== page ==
Nancy Czajka remembers being up to her elbows in flour when she was baking one day, and had taken her rings off. It was sometime in 1965.
Her high school ring tumbled onto the floor and bounced under the cupboard – never to be seen again. Or so she thought.
“I tried to use a coat hanger. I couldn’t find it,” she said. “It was underneath the cupboard.”
This story started 51 years ago. But a roast beef sandwich, a dishwasher and social media eventually led to the 77-year-old woman getting the surprise of her life on Valentine’s Day, when one of her sons presented her with her long-lost class ring.
Czajka was a member of the Class of 1956, the first class to graduate from the new Frontier Central High School after the Woodlawn and Blasdell districts combined. She was a young married housewife, with a toddler at home, and soon to be the mother of a second son when she lost the ring.
“When my husband came home from work, I think I told him, but the house was brand new and there was no way we were going to rip out anything to get a ring,” she recalled.
The family forgot about the ring and eventually sold the ranch on Lorry Drive in West Seneca in the mid-1970s and moved to Hamburg. A third family bought the home in 1999.
Fast-forward 48 years, when Czajka’s son, Mark, now living in Maryland, posted a photo of a meal he had at Schwabl’s Restaurant on the Facebook page, “You are from West Seneca, NY because ...” He mentioned that he used to live on Lorry Drive.
A woman on the Facebook page asked how long ago, and listed the number of the house she used to live in. They discovered it was the same house.
Mark Czajka mentioned a piece of artwork his father made from printed woodcuts, which had been mounted on the wall in the basement. He and the woman both had photos of themselves in front of the artwork, and he was interested in acquiring it, if possible.
Last summer, the woman contacted Czajka and said she had visited the home and talked to the current owners, Jill and Dave Babel. They had removed the woodcut print from the wall and saved it for several years, but threw it out when it got damaged in a flood. The Facebook friend also told the Babels that the former owner had lost her high school ring in the kitchen.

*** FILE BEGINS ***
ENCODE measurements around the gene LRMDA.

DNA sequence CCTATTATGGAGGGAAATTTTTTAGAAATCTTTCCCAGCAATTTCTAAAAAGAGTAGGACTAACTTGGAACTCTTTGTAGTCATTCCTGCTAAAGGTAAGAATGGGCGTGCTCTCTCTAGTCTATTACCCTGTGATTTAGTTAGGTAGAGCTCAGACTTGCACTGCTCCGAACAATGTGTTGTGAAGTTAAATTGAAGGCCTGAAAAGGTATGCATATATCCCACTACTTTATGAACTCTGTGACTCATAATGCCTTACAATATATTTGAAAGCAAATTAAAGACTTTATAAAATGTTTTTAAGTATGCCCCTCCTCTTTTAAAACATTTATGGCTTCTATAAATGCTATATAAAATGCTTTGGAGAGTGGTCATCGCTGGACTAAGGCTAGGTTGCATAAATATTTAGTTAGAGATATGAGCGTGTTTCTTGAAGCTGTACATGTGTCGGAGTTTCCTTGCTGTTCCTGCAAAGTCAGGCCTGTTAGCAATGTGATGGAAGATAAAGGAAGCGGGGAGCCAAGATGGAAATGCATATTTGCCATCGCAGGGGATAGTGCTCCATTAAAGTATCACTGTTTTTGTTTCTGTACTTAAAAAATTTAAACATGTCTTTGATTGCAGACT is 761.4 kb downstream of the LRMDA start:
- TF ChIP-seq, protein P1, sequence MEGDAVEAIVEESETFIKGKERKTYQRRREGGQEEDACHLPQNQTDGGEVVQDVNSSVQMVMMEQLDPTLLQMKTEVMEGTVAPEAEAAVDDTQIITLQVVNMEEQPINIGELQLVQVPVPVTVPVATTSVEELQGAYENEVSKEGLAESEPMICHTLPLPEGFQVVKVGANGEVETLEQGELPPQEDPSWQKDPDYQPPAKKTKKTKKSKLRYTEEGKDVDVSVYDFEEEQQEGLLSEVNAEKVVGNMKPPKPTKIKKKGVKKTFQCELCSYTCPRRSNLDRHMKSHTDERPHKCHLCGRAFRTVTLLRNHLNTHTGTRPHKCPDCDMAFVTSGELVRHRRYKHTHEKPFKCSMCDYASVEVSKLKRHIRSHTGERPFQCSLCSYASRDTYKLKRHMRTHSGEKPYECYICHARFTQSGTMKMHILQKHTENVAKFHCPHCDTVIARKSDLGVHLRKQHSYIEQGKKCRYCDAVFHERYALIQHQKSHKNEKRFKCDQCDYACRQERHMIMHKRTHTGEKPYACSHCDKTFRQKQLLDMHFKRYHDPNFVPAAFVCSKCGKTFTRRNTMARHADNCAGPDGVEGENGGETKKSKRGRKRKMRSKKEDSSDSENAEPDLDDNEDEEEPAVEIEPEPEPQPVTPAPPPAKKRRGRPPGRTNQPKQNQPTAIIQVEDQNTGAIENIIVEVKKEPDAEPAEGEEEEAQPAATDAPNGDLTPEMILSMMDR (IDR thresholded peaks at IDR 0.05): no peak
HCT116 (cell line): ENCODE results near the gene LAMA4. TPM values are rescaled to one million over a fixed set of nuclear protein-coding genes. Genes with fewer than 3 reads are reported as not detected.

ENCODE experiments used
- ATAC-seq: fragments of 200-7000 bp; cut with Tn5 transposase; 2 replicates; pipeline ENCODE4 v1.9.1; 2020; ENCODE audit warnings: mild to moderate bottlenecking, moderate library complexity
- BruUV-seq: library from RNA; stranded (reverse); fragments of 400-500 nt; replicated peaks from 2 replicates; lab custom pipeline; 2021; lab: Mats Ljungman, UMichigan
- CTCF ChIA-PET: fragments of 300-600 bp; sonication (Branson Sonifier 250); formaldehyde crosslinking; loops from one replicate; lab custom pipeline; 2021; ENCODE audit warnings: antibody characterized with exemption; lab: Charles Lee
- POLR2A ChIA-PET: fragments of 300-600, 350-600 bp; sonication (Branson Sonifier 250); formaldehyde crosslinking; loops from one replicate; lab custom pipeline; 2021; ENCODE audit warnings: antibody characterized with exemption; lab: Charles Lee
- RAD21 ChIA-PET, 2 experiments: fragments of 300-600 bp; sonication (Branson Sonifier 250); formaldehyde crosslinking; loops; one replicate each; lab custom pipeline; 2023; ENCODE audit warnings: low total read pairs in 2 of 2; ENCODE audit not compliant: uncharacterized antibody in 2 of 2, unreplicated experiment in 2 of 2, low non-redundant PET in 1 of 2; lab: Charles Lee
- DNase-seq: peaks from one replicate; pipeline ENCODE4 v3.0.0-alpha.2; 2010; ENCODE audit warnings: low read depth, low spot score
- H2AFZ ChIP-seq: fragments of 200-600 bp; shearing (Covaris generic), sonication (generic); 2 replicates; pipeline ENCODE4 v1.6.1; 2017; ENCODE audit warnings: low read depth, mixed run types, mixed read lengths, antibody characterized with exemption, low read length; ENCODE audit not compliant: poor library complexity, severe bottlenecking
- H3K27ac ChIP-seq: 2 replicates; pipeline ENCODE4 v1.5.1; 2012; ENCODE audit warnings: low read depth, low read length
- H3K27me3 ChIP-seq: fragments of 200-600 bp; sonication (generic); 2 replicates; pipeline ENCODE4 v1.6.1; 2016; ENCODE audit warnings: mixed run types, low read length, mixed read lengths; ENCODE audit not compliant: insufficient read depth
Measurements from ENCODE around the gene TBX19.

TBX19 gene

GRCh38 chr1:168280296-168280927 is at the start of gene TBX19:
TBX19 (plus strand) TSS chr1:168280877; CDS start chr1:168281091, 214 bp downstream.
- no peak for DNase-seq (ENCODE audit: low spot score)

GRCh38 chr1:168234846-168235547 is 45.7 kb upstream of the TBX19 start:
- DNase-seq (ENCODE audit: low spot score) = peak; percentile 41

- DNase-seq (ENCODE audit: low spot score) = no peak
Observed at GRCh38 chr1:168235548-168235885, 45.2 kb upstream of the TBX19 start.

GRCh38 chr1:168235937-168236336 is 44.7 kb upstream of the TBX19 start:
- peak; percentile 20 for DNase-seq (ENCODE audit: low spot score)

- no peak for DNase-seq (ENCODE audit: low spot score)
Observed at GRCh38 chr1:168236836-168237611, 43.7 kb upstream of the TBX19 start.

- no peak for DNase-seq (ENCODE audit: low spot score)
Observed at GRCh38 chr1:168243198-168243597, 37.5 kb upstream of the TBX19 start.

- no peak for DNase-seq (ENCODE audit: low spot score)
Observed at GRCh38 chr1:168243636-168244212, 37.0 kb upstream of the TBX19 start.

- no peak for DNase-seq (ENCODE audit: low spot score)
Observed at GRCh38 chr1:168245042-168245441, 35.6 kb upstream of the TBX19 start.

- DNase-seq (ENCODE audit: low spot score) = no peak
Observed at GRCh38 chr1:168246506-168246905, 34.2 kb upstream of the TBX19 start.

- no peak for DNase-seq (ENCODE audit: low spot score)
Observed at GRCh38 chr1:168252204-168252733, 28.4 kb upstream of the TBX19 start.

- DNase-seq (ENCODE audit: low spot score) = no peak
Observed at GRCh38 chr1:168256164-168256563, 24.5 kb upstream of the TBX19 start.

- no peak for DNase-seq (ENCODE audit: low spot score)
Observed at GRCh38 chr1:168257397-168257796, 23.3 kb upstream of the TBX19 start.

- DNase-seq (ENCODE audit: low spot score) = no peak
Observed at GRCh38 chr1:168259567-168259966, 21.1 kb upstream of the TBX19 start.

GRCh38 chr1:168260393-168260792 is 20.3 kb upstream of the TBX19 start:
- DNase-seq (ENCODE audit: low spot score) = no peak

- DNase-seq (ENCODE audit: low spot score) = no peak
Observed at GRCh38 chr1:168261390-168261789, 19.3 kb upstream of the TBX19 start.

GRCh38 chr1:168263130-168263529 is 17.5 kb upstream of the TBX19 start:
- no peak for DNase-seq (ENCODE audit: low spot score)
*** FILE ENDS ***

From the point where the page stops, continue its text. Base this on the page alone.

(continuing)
Dave Babel remembered finding a ring. He was remodeling the kitchen, and moved one set of cabinets to install a dishwasher. It was the only cabinet he moved, and he would not have moved it if he decided to put the dishwasher at a different place in the kitchen.
“You never would have been able to get it,” he said.
To move that cabinet, he had to take off the countertop. And as luck would have it, after he found the ring, he kept it.
“I’m a bit of a pack rat anyway. I saved a piece of everything, old wallpaper and floor covering,” he said. “I keep it all in this box in the basement, and I put that ring in there with it.”
But last summer, he couldn’t remember where he put the ring, and could not find it. Then a couple months ago, he and his wife were talking about the ring and checked in the box in the basement. It was still there. They emailed Czajka.
Jill Babel cleaned up the ring and sent it to Czajka’s brother, Curt, who lives in Ripley.
He wrapped it and presented the box to his mother on Valentine’s Day.
“I said ‘Ooh, now what did you buy me? I hope you didn’t get me any jewelry.’ And he just smiled,” Nancy Czajka recalled.
Then she opened the box, and saw the ring, with her initials engraved on the inside.
“I kept saying ‘Oh my God, oh my God,’ ” she said, adding that the ring still fits.
The Babels were happy to return the ring, particularly after they had thrown out the woodcut print.
“It was nice that something good came of it,” Babel said.
He said that whenever he is remodeling, he puts mementos behind walls and ceilings.
“Whoever gets this house next will find all sorts of treasures,” he said.